United States should calm down on Iran

Yesterday, former Iranian president Hashemi Rafsanjani announced Iran has enriched uranium for the first time – a huge development as the country hints at pursuing a nuclear weapons program. The United States needs to keep its eye on this situation, but seeking military options to handle Iran at this point in the game could be tragic.

In the latest issue of New Yorker magazine, investigative journalist Seymour Hersh reported the Bush administration is planning an attack on Iran to bring about another regime change in the world. Although invading Iran is probably unlikely in the near future, even considering striking Iran could be tragic for the United States.

President Bush has downplayed Hersh’s article stating the United States wants to handle Iran through diplomacy. He went on to call the report “wild speculation,” according to the Agence France-Presse.

In another article by the AFP, British Foreign Secretary Jack Straw used similar language to address the Iran issue.

“The idea of a nuclear strike on Iran is completely nuts,” Straw said.

The latest Washington Post/ABC News poll indicates President Bush’s approval rating has dropped to 38 percent – the lowest since Bush took office. The American public is already having difficulty supporting the current war in Iraq. Does the White House expect this country to support another war?

President Bush and several State Department officials said the United States will use diplomacy first to handle Iran. But in light of how we blundered in Iraq, our country can’t afford to do this alone.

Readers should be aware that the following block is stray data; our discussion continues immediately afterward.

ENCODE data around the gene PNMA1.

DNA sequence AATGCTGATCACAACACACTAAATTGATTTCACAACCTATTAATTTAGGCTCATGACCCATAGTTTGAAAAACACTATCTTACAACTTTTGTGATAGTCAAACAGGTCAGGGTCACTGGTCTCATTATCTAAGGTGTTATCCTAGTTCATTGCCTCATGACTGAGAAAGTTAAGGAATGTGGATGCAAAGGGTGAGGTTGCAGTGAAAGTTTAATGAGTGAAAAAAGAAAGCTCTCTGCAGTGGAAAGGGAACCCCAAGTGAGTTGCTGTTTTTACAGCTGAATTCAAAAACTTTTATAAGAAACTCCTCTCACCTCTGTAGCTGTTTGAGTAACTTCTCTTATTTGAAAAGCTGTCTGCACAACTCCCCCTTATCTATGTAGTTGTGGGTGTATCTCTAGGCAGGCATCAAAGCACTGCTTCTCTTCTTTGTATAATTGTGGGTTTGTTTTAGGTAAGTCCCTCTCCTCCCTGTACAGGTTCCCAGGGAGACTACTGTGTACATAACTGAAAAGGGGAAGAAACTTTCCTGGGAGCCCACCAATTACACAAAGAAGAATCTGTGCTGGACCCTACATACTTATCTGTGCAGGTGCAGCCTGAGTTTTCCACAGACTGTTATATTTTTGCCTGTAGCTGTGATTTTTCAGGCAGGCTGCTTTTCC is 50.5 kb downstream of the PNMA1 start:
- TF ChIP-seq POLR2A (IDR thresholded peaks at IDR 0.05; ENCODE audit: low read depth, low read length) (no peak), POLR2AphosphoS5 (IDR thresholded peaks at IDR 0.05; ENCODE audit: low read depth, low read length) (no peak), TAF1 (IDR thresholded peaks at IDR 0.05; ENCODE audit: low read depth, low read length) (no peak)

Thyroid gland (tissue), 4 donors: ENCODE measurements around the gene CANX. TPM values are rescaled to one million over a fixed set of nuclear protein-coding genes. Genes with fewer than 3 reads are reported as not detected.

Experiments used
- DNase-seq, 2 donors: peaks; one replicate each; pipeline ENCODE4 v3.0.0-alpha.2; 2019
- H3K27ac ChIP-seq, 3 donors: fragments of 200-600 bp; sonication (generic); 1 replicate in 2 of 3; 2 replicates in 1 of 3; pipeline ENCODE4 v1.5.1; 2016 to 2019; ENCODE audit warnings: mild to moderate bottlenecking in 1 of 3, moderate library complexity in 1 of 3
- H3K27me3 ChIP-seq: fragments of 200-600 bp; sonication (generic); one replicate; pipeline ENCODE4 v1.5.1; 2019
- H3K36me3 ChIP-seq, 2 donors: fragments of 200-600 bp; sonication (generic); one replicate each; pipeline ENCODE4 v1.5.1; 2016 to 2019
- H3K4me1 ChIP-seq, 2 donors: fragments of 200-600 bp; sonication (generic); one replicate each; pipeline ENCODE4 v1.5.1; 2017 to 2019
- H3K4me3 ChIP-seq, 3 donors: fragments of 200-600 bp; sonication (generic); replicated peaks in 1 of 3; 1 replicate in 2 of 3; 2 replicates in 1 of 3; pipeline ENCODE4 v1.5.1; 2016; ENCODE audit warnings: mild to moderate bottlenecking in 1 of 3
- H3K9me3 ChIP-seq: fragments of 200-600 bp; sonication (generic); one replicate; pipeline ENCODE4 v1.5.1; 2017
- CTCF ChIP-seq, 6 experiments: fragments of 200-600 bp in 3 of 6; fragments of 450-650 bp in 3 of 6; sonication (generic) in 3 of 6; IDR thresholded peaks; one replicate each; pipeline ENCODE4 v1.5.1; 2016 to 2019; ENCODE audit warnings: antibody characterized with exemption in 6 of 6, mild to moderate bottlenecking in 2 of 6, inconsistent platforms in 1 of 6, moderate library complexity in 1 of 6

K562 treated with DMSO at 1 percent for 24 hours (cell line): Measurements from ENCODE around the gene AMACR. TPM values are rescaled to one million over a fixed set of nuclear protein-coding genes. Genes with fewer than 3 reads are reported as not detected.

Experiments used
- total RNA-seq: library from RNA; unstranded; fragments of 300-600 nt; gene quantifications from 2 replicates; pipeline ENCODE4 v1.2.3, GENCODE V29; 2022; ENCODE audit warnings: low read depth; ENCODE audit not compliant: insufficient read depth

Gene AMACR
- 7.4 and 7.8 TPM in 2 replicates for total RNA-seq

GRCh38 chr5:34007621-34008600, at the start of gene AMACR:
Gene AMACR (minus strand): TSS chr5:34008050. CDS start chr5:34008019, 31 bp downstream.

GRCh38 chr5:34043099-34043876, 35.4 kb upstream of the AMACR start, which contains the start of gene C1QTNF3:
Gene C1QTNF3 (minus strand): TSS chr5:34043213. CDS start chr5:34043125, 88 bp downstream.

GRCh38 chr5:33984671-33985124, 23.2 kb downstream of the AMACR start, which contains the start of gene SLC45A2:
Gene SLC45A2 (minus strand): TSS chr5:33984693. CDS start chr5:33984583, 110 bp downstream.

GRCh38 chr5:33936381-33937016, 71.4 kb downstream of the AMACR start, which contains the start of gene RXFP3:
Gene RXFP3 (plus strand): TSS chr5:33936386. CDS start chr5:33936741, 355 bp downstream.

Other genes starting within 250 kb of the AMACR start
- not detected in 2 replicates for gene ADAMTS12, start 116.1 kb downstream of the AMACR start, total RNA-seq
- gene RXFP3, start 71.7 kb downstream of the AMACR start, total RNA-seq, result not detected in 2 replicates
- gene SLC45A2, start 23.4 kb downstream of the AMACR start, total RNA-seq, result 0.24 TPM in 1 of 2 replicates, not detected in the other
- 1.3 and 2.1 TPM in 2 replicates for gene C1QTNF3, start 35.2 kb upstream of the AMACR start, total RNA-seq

The United States has had terrible relations with Iran since a fundamentalist regime took place there in 1979. It’s hard to negotiate with a country that we barely even know. Our intelligence resources on that country are terrible.

The U.N. Security Council, European Union and the International Atomic Energy Agency have much more leverage to talk to Iran than we do. These organizations have already been handling the Iranian situation much better than we have. IAEA President Mohammed El Baradei was in Iran this week reviewing the country’s latest developments.

The United Nations Security Council has already demanded Iran stop all its uranium-enrichment programs and open all its nuclear facilities to IAEA inspections by April 28. Iranian President Mahmoud Ahmadinejad has already rejected the demand, stating his country has rights to nuclear research.

We know the Bush Administration isn’t a big fan of working with organizations such as the United Nations and IAEA. But we really don’t have a choice. They are much more knowledgeable in addressing this situation than we are.

But there is a deeper reason why attacking Iran could be tragic. Brewing inside Iran for a while has been a huge democratic movement – led mostly by college students fed-up with the regime. Ahmadinejad knows he can’t control this movement for much longer.

Many analysts have wondered if Iran is puffing up its nuclear claims just to irritate the rest of the world. If the United States attacks Iran, Ahmadinejad could rally support by tapping into his people’s anti-West sentiments.

The above editorial is the consensus opinion of the Daily Kent Stater editorial board.